Another spurt in the hiring of federal economists occurred during the Great Depression of the 1930s. Economists helped President Franklin D. Roosevelt and Congress devise New Deal legislation, which reformed the banking system, supported family farms, created public works jobs, and initiated the Social Security system. Francis Perkins, a labor economist from New York, served as Secretary of Labor during the Depression years, the first woman to achieve cabinet rank.

Employment of government economists snowballed during and after World War II. During the war, economists were employed to mobilize the nation's resources and coordinate the nation's production and consumption policies to support the war effort. Economists were valued employees of the federal War Production Board, the Office of Price Administration, the War Labor Board, and others. Shortly after the war ended, the historic Employment Act of 1946 pledged government support for economic growth, full employment, and stable prices. This act also expanded the role of economists in public decision making by creating the influential Council of Economic Advisors (CEA). Today CEA is the inner circle of economic counselors who help the president develop and implement national economic policy.

and local levels to analyze data related to tax policy, regional economic development, urban planning, infrastructure, environmental protection, consumer advocacy, and so on.

Why Economists Disagree

Noneconomists may be perplexed as to why economists disagree about the causes or the solutions to economic problems. After all, economists tend to agree on the basic language of economics and share many common understandings about the methodology of this social science. So why do economists so often arrive at different conclusions?

One reason for disagreements among economists is that people's economic behaviors are difficult to predict. Economists, unlike their cousins in the physical sciences, cannot limit or control all of the variables in a laboratory setting. The economist's laboratory is the world of economic activity. In addition, disagreements among professional economists stem from economic modeling. The sheer volume and complexity of economic data requires that economists simplify reality. This is accomplished by constructing an economic model, which focuses attention on specific relationships among a limited set of variables. Even with the use of highly sophisticated mathematical models and computer technologies, a methodology referred to an econometrics, different economist can still draw different conclusions from data.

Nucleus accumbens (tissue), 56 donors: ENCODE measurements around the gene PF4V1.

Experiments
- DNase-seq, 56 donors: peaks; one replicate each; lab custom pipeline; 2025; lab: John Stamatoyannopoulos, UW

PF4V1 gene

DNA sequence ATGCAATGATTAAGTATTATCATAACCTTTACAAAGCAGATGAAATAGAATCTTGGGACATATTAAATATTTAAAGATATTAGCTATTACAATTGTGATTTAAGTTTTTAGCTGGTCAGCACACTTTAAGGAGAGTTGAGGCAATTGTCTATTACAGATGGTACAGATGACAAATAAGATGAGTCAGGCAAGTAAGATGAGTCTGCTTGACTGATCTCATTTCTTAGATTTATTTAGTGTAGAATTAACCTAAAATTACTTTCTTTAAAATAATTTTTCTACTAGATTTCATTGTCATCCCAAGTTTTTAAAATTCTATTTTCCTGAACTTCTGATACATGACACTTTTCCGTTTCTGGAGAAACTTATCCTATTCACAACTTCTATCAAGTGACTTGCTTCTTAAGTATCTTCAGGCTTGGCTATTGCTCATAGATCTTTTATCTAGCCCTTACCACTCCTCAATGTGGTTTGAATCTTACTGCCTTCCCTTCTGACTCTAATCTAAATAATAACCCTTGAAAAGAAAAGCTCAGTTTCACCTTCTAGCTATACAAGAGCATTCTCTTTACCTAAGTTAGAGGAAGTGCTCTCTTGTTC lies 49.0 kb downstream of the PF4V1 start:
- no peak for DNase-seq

Finally, economists sometimes disagree because their professional views can be colored by their personal values or beliefs. Normally, there are fewer disagreements within the realm of positive economics than in normative economics. Positive economics, sometimes called descriptive economics, is concerned with “what is.” That is, positive economics deals with economic statements that can be objectively tested with data. “The national debt had climbed to $16.4 trillion by March 2013” is a positive statement because this claim can be objectively tested with data provided by the federal government. In this case, the statement accurately states the size of the national debt in 2013. Positive statements can also be proven inaccurate using the same type of testing. Normative economics, sometimes called prescriptive economics, offers a viewpoint on an economic topic or issue. Normative statements are subjective and often propose or comment on policies, programs, or other actions that “should” or “should not” happen. “The United States should initiate policies to eliminate the national debt within a decade” is a normative statement. That is, it prescribes a course of action that can be debated endlessly.

  • [1] U.S. Department of Labor, Bureau of Labor Statistics, “Economists,” Occupational Outlook Handbook, 2012–2013, 2012
  • [2] Ibid.
  • [3] National Association for Business Economics (NABE), Careers in Business Economics (Washington, DC: NABE, 1997–2001), 3.
  • [4] Charles E. Scott and John J. Siegfried, “American Economic Association Universal Academic Questionnaire Summary Statistics.” American Economic Review, 101 (3), 664–667